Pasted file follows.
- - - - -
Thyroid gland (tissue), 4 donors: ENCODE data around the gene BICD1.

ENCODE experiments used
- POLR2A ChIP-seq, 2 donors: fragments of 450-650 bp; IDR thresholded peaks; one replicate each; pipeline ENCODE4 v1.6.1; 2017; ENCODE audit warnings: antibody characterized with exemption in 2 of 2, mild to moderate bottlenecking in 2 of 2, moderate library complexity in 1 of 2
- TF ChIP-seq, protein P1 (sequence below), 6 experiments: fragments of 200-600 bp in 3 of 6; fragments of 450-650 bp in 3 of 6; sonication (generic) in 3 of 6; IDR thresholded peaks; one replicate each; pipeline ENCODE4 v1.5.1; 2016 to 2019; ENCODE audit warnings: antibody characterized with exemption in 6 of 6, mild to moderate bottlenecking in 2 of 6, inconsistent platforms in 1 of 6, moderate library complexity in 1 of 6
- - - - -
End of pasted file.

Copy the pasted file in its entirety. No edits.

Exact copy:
Thyroid gland (tissue), 4 donors: ENCODE data around the gene BICD1.

ENCODE experiments used
- POLR2A ChIP-seq, 2 donors: fragments of 450-650 bp; IDR thresholded peaks; one replicate each; pipeline ENCODE4 v1.6.1; 2017; ENCODE audit warnings: antibody characterized with exemption in 2 of 2, mild to moderate bottlenecking in 2 of 2, moderate library complexity in 1 of 2
- TF ChIP-seq, protein P1 (sequence below), 6 experiments: fragments of 200-600 bp in 3 of 6; fragments of 450-650 bp in 3 of 6; sonication (generic) in 3 of 6; IDR thresholded peaks; one replicate each; pipeline ENCODE4 v1.5.1; 2016 to 2019; ENCODE audit warnings: antibody characterized with exemption in 6 of 6, mild to moderate bottlenecking in 2 of 6, inconsistent platforms in 1 of 6, moderate library complexity in 1 of 6